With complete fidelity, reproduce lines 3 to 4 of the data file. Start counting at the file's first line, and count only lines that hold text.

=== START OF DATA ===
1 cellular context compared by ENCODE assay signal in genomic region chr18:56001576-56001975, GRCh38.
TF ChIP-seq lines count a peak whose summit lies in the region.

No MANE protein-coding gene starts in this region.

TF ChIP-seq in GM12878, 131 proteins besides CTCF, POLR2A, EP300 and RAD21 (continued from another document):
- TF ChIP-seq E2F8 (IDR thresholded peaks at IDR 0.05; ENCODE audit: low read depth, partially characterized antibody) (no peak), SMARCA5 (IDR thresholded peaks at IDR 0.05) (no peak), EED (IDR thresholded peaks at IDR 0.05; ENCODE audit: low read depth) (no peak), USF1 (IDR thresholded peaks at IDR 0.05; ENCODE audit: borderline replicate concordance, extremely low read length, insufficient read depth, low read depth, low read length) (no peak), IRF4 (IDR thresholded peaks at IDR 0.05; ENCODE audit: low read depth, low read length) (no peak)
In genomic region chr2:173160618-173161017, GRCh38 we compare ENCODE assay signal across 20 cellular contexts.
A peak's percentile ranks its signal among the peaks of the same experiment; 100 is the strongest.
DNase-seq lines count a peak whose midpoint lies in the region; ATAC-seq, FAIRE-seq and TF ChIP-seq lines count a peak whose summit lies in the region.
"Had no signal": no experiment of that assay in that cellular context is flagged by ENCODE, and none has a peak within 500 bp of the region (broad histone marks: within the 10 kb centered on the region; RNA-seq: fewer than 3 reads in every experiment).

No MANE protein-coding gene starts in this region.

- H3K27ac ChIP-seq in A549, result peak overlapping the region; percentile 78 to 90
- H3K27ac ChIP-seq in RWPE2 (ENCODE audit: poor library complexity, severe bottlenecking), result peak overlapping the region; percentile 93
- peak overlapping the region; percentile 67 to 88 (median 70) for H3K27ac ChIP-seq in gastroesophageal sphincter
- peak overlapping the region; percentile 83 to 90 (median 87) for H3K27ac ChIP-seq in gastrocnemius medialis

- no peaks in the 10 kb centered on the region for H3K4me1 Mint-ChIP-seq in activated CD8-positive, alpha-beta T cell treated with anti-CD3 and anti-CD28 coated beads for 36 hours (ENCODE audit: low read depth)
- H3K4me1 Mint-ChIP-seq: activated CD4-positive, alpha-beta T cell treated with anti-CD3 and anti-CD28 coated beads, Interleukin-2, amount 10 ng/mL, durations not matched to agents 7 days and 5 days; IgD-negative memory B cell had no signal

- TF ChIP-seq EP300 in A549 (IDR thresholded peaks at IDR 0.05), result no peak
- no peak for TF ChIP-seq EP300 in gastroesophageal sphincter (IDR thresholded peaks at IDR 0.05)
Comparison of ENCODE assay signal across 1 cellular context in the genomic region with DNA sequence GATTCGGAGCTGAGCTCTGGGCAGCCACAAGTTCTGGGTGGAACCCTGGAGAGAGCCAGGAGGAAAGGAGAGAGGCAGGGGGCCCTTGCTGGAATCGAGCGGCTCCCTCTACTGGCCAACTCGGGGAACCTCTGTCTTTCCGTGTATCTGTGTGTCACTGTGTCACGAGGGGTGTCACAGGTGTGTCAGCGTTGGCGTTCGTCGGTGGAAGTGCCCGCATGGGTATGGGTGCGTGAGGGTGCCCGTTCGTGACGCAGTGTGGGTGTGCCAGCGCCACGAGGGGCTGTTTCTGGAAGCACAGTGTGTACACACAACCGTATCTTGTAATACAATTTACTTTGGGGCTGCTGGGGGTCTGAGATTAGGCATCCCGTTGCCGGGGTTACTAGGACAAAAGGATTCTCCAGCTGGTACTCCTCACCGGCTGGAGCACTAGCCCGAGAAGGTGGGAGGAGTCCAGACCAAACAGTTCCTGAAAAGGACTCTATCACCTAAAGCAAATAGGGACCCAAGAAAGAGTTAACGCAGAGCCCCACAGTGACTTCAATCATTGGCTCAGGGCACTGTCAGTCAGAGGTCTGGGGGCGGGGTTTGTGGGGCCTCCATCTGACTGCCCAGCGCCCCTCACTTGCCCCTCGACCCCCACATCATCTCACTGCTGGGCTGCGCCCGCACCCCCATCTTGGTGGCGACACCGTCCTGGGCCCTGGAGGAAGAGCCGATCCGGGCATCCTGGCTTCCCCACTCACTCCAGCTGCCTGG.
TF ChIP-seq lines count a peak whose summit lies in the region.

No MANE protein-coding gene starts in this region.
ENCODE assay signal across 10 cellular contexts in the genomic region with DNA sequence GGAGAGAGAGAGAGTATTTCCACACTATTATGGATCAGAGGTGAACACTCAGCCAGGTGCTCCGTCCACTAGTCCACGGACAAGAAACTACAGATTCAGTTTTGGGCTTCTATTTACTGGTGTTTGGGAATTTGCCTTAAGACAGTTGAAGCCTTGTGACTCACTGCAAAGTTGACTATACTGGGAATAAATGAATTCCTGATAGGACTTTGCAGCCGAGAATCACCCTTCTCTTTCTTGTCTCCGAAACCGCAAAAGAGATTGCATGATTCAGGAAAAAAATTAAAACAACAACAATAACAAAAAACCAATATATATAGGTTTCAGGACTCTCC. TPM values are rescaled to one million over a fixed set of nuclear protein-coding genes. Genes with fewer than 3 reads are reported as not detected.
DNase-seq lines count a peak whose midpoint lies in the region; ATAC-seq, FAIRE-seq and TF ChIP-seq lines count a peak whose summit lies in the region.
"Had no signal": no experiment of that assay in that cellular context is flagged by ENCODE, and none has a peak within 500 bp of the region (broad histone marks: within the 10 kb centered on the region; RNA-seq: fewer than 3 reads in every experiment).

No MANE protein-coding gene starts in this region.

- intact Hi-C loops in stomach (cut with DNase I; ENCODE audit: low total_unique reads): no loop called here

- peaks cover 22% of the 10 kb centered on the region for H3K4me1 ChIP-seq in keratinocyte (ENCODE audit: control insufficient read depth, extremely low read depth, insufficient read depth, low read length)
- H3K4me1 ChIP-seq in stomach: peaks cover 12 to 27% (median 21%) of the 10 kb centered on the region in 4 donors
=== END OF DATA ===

No MANE protein-coding gene starts in this region.

TF ChIP-seq in GM12878, 131 proteins besides CTCF, POLR2A, EP300 and RAD21 (continued from another document):